A City Council hearing examining the circumstances of Akai Gurley’s death laid much of the blame on the city, state and federal governments for not adequately funding the New York City Housing Authority, while also calling into the question the nature of NYPD patrols in public housing.
“I would submit to all of you that the willfull neglect of public housing–on the part of our political leaders–is as definitive a sign as any that black and brown lives are profoundly undervalued,” said Councilman Ritchie Torres, a Bronx lawmaker and chair of the Council’s pubic housing committee.
“If the city and state truly thinks black lives matter, then the political establishment should stop disinvesting from the safety of black and brown lives in public housing,” he added.
A police officer shot and killed Gurley, 28, in a dark public housing stairwell in East New York, Brooklyn last month. Gurley, who was black, was unarmed and Mayor Bill de Blasio called the shooting an accident.
The Democrats and liberal advocates today zeroed in on the backlog of NYCHA repairs and funding shortfalls that may have played a role in Gurley’s death.
Mr. Torres and his colleagues grilled Shola Olatoye, the NYCHA chair, and representatives from the housing authority and NYPD about the circumstances that led to Gurley’s death. While the lawmakers expressed frustration that the lights out in the stairwell of the Pink Houses, the development where Gurley died, were not repaired, Ms. Olatoye said a NYCHA caretaker found no lights out on the seventh or eighth floors on November 20, the day of the shooting. The next day, a senior NYCHA official concluded a light on the eighth floor, one floor above where Gurley was shot, was not working.
“There were no work orders for the lights,” Ms. Olatoye said. She said there were work orders for two other lights in the building: one from November 14 and one from October 22. After the Gurley shooting, 143 lights were replaced in the Pink Houses, mostly “bulb replacements,” NYCHA officials said.
The light that was out in the stairwell where Gurley died also would not have been classified as an emergency repair, though NYCHA officials said they would be re-evaluating how repairs are classified. “Sparking” or exposed wires currently warrant expedited repair, officials said.
Council members were surprised to learn that NYCHA, a $3 billion authority that houses more people than the cities of Atlanta or Minneapolis, takes almost nine days on average to repair the interior lights of buildings. Ms. Olatoye defended the agency, claiming the average had shrunk from 62 days in 2012, when Michael Bloomberg was mayor.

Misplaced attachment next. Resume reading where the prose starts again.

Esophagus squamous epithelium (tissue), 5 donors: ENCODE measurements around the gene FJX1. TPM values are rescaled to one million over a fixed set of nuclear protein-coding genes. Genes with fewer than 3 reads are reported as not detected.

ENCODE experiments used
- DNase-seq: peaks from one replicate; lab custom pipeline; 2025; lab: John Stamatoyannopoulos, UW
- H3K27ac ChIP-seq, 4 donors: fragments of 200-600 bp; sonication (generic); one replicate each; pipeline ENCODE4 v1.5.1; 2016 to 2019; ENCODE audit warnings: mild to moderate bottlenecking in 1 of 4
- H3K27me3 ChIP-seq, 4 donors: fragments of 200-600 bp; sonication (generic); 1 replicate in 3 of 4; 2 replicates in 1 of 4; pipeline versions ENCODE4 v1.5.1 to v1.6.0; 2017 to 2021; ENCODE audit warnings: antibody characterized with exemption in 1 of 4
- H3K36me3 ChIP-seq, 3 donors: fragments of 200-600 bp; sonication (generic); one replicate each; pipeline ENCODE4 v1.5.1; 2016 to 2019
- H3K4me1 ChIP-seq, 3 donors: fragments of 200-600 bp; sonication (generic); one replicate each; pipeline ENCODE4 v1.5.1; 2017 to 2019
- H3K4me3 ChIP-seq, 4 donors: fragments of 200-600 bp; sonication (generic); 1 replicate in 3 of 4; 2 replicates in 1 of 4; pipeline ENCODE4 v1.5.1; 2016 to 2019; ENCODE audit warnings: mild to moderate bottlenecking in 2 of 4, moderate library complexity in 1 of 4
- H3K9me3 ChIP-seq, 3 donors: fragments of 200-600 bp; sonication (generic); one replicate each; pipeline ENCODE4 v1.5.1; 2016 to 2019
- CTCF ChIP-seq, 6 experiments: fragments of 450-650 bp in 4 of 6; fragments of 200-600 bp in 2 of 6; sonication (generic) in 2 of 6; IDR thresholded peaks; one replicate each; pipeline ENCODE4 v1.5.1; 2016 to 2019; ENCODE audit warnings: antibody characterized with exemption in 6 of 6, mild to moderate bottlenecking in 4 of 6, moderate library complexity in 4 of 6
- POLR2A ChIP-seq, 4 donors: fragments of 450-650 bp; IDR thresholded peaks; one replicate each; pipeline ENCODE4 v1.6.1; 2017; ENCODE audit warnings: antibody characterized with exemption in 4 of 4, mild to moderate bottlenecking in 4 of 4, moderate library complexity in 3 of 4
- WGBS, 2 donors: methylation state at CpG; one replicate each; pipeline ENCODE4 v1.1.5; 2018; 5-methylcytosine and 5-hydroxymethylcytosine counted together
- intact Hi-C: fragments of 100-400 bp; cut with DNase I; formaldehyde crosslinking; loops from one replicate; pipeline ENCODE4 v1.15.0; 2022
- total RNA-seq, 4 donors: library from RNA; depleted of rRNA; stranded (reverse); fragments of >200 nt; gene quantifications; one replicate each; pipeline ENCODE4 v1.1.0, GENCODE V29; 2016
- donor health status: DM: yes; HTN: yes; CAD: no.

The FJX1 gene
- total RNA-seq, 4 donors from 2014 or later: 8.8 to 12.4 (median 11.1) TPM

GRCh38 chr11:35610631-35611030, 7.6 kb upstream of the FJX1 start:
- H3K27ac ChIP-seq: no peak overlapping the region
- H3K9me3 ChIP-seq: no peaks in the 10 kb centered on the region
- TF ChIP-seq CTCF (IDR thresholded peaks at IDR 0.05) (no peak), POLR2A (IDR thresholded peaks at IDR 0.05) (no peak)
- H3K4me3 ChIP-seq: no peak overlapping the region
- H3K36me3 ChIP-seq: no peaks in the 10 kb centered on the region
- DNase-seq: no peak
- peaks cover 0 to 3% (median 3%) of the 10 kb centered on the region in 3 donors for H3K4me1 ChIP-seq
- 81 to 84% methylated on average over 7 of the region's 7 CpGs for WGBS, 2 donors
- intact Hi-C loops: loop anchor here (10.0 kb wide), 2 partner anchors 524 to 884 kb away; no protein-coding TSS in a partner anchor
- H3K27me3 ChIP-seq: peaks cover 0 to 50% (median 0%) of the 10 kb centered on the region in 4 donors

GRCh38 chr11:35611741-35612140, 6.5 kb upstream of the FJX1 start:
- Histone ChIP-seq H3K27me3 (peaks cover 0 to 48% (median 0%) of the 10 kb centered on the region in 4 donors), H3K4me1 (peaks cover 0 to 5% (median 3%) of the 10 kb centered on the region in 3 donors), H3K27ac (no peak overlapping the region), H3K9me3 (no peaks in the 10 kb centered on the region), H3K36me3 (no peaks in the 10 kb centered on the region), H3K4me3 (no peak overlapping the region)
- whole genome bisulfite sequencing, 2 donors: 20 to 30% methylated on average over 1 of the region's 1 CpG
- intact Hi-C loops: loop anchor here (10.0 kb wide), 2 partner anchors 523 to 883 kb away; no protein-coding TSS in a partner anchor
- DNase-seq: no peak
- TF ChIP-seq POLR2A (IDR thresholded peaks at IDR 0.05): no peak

Ms. Olatoye acknowledged her agency is understaffed, underfunded and grappling with a massive backlog of repairs. 97 percent of NYCHA’s funding comes from the federal government, which allocates far less to public housing than it did decades ago, when New York City had more clout in Congress.
“Between 2002 and 2011, NYCHA conditions had deteriorated to a level far worse than those facing low-income tenants in the private rental market,” said David Jones, the president of the Community Service Society, in his testimony to the Council. “Where does this responsibility fall? It falls on the shoulders of government–federal, state and city governments that have shortchanged NYCHA since the late 1990s and failed its residents.”
Mr. Torres said that some of the $5 billion the state netted from a legal settlement should go to public housing, though many elected officials have their own suggestions for how the money should be spent. Mr. de Blasio and Manhattan District Attorney Cyrus Vance Jr. announced today that $101 million will be allocated to beef up security systems in public housing, including new security cameras, lighting, doors and locks.
“Since taking office, Mayor de Blasio has devoted unprecedented attention and generous financial support to help NYCHA deal with diminishing federal funding,” Ms. Olatoye said.
Council members also questioned the rationale behind police officers enforcing NYCHA rules that don’t violate the law. A NYCHA official said the authority doesn’t use police reports in eviction proceedings, raising the eyebrows of the lawmakers.
Gurley’s death also came in the context of recent police shootings in Staten Island and Ferguson, Mo. Like Eric Garner and Michael Brown, the men that were killed in New York and Missouri respectively, Gurley was African-American. Grand juries chose not to indict police officers in both incidents and a Brooklyn grand jury has been empaneled to investigate the circumstances of Gurley’s death.
“Certainly this is a call to action–this new administration and all of us working together really must do better by the 400,000 residents that call NYCHA their home,” said Councilwoman Vanessa Gibson, chair of the Council’s public safety committee.